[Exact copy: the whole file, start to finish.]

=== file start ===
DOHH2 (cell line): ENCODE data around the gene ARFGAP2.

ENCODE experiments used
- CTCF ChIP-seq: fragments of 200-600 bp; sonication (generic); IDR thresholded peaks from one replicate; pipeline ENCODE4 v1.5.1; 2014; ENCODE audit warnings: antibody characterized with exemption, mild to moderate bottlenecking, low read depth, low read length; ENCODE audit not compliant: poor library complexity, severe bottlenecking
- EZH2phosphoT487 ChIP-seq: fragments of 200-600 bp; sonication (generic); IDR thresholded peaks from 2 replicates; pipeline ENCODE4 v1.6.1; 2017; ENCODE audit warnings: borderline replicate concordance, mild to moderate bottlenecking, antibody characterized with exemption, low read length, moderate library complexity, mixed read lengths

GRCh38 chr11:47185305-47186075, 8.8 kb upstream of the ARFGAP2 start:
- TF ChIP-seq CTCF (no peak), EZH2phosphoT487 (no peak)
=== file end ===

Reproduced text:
DOHH2 (cell line): ENCODE data around the gene ARFGAP2.

ENCODE experiments used
- CTCF ChIP-seq: fragments of 200-600 bp; sonication (generic); IDR thresholded peaks from one replicate; pipeline ENCODE4 v1.5.1; 2014; ENCODE audit warnings: antibody characterized with exemption, mild to moderate bottlenecking, low read depth, low read length; ENCODE audit not compliant: poor library complexity, severe bottlenecking
- EZH2phosphoT487 ChIP-seq: fragments of 200-600 bp; sonication (generic); IDR thresholded peaks from 2 replicates; pipeline ENCODE4 v1.6.1; 2017; ENCODE audit warnings: borderline replicate concordance, mild to moderate bottlenecking, antibody characterized with exemption, low read length, moderate library complexity, mixed read lengths

GRCh38 chr11:47185305-47186075, 8.8 kb upstream of the ARFGAP2 start:
- TF ChIP-seq CTCF (no peak), EZH2phosphoT487 (no peak)